Reading about interesting library programs and services always inspires me. The ones I like best challenge my understanding of what libraries are and what they can do. So this month, I want to highlight a number of library offerings that have caught my attention.
My Librarian, Multnomah County, OR
What a great way to highlight the value of Multnomah County Library’s librarians and to facilitate the creation of personal connections. The page describing this service is easy to use and attractive, and patrons can choose among a variety of ways to interact with their librarian: via email, phone, chat, video chat, or in person. I love the idea of having a personal librarian guide helping people navigate the intricacies of our institutions.
In these programs, folks cook out of a selected cookbook and come together to share and discuss the food. Full disclosure: I probably like these programs because I love to eat. There’s more to it, though. These programs are a great example of adding value to books and creating an experience around them. Circulating cookbooks is great, but adding this sort of experiential and social value layers on another dimension that can enrich some people’s lives. I’d love to hear of a library taking this idea to the next level and hosting the actual cooking, too.
Literary Lots, Cleveland PL
Last summer, the Cleveland Public Library partnered with a number of organizations to transform vacant and underused properties into spaces from children’s books. Amazing! They fundraised through Kickstarter, and the result was “a transformative experience that combines creative land reuse, artist engagement, youth education, and urban renewal.” This is an interesting extension of a classic library service: story time. What other library classics can we use as the kernel for fresh ideas?
Artist and Musician Spaces
Libraries encourage creativity, and they should also encourage creation. The Red Hook and Williamsburg branches of the Brooklyn Public Library will soon have visual arts and performance spaces for rent. A dance company renting one of the spots will remunerate the library with 100 hours of performance. Last summer’s rap sensation Chance the Rapper honed his skills at Chicago Public Library’s YOUmedia. I hope we can have even more artists mentioning the library in their performances.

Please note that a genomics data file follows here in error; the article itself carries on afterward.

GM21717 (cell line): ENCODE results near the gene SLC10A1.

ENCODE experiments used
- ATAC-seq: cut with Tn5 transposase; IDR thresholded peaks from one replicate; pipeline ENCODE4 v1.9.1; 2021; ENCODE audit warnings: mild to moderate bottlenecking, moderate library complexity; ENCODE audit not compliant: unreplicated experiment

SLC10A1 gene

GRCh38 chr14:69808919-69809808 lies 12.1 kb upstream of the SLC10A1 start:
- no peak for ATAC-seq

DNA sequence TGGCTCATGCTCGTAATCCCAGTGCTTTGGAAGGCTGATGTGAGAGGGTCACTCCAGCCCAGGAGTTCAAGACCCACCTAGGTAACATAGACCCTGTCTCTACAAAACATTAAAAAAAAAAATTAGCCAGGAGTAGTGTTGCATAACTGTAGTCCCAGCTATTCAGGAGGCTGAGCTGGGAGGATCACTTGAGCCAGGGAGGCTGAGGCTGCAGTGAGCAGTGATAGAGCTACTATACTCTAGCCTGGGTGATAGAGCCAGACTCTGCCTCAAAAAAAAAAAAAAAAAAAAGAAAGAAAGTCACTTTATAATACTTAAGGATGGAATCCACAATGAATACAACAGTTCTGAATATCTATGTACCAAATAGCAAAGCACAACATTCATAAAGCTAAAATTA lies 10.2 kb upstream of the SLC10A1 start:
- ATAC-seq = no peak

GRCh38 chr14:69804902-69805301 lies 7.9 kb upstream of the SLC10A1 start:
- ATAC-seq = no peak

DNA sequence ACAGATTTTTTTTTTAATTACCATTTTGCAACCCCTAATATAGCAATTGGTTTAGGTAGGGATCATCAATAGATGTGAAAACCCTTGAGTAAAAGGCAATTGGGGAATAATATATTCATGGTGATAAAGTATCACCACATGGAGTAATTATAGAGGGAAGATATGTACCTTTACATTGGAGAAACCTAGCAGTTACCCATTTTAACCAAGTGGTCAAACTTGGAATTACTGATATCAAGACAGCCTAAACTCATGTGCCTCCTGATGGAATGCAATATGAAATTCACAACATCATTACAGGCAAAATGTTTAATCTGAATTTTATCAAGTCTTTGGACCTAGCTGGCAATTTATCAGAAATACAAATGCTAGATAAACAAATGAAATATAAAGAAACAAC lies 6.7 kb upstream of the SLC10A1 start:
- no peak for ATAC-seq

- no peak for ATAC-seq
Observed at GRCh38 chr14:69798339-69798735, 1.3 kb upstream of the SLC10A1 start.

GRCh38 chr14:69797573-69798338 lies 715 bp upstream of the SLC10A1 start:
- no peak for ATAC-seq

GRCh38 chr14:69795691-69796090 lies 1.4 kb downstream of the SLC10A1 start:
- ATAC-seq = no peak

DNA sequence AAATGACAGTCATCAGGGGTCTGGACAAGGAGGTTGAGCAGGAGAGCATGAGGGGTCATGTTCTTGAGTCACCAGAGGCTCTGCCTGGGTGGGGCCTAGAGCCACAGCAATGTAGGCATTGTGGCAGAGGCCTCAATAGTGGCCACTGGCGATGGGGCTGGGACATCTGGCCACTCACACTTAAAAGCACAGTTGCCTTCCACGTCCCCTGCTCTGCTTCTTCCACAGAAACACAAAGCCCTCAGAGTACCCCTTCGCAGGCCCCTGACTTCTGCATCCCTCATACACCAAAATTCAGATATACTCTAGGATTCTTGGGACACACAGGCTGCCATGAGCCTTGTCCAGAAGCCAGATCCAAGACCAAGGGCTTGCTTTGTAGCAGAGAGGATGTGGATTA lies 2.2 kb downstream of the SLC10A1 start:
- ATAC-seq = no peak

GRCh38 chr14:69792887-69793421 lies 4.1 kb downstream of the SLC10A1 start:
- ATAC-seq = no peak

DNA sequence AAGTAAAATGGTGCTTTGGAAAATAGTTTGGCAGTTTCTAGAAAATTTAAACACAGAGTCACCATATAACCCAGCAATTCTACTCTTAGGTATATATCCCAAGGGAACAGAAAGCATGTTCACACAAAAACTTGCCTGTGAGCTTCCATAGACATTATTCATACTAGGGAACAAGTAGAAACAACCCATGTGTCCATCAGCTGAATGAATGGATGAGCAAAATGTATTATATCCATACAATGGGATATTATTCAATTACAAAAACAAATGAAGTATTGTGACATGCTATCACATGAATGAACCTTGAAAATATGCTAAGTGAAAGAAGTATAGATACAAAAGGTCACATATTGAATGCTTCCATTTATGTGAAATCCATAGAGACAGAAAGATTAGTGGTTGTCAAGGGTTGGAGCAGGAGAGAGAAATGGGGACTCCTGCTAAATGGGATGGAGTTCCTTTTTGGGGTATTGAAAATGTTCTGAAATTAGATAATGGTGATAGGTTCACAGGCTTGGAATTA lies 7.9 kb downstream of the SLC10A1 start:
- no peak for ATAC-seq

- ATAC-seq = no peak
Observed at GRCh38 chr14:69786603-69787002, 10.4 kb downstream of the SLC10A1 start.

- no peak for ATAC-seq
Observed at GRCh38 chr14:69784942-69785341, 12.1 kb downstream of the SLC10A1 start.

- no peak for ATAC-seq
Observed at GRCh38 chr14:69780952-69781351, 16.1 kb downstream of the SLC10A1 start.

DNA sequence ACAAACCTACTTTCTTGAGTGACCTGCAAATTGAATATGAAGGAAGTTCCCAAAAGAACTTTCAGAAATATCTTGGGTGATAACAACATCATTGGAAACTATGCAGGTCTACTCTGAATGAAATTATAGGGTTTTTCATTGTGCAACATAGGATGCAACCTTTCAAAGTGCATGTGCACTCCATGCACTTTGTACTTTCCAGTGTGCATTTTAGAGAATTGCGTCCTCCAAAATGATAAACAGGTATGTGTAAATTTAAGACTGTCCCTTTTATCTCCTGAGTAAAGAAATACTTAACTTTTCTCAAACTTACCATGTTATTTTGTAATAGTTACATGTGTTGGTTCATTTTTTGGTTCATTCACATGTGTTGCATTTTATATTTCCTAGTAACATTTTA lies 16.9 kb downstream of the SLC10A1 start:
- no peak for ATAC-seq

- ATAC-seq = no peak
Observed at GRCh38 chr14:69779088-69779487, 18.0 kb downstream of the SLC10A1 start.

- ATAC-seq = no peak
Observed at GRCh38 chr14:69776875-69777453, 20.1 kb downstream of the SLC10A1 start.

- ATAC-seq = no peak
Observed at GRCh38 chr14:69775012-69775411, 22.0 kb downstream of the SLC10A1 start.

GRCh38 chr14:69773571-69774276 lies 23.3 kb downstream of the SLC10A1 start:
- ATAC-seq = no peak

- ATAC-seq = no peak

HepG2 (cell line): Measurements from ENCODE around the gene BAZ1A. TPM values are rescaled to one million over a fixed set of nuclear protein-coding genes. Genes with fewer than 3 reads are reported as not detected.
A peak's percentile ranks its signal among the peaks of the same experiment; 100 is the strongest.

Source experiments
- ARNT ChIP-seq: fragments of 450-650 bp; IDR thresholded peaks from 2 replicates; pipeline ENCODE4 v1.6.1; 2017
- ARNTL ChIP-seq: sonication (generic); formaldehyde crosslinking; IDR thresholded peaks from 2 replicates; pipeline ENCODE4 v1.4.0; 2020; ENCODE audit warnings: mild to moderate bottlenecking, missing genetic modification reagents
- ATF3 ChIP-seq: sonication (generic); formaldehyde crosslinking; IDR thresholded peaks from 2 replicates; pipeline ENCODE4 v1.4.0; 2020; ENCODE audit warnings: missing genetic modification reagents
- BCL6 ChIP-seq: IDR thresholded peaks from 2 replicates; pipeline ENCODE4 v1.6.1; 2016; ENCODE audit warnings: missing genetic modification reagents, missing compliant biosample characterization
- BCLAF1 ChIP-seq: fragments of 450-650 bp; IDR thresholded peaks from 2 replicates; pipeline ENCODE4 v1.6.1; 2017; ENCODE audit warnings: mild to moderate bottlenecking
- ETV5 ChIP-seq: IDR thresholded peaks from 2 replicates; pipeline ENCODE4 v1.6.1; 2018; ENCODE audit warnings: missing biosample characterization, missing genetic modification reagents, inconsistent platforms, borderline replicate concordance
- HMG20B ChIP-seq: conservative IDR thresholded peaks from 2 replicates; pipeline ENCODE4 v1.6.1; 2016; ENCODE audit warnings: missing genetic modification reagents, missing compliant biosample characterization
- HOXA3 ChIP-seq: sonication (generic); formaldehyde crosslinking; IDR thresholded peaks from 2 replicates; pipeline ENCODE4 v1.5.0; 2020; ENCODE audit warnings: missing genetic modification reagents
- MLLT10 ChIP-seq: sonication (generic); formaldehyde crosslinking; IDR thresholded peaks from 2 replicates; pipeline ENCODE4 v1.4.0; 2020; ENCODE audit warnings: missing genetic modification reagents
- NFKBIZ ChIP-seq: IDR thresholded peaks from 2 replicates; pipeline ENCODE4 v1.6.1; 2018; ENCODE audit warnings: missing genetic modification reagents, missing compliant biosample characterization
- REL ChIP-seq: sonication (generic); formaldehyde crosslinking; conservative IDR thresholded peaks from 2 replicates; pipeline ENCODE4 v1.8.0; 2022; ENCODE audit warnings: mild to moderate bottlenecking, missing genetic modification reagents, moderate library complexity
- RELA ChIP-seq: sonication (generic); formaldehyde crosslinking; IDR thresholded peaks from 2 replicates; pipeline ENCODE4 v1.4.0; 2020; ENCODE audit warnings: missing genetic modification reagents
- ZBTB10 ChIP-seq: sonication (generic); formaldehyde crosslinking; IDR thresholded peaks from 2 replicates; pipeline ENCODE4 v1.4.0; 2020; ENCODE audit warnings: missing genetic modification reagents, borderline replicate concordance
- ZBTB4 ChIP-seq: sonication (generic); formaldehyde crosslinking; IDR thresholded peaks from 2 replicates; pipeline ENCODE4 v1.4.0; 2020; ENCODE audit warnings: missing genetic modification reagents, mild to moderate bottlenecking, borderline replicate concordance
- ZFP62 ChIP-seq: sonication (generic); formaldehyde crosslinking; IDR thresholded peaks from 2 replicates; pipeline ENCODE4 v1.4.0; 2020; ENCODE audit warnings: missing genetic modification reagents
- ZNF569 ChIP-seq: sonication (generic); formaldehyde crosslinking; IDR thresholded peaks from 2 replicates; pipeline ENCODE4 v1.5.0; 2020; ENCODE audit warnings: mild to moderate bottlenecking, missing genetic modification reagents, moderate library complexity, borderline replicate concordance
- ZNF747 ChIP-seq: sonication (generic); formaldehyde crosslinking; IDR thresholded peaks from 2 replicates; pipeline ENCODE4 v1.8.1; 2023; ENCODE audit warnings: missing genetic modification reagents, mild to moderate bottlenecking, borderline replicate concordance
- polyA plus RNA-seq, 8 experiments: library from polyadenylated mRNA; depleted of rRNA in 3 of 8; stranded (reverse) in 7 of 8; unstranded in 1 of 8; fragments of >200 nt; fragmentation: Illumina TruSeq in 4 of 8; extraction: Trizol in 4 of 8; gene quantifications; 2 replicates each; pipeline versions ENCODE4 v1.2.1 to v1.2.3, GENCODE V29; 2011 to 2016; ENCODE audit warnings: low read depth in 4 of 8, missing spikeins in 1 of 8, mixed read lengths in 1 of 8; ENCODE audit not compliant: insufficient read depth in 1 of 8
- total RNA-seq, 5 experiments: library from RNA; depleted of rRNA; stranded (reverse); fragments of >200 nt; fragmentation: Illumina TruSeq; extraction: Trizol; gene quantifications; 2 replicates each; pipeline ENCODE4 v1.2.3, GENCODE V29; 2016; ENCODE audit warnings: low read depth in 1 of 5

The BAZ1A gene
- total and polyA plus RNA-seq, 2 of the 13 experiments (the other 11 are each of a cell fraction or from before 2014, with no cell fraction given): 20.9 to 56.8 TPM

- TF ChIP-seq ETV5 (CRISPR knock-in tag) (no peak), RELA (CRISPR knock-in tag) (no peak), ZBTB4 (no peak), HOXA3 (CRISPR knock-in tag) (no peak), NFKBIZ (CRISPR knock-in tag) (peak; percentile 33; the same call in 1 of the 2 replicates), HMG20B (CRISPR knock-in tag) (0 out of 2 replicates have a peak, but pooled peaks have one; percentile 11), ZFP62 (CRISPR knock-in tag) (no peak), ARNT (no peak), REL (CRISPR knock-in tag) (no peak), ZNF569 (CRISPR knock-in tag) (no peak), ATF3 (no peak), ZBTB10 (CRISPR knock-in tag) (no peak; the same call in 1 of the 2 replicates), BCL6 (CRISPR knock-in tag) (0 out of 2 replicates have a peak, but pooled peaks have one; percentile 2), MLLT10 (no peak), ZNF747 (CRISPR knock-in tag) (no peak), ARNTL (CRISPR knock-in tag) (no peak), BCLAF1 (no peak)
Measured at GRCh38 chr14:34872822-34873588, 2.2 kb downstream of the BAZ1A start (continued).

People without homes have just as much of a right to use the library as people with homes. While this is an easy enough statement to make, putting the idea into practice doesn’t always play out as smoothly. The American Library Association has a list of various libraries working to reduce homelessness, and while I think this is a noble goal in and of itself, what I want to highlight here is the deep level of thinking about the issue that led these libraries to implement programs. Attempting to facilitate harmonious library use by relying solely on regulatory measures often leads to an antagonistic dynamic. And that’s no good for anyone. Instead, these libraries aim to go beyond dealing with symptoms and go to the root of the issue. Libraries should spend time thinking hard at this level for everything they do, whether it is education or entertainment.
Are these ideas worth copying? I think so, but remember: no library program or service should be duplicated just because another library is doing it. Above all, new ideas are worth pursuing only if they’ll solve the right problems for your community.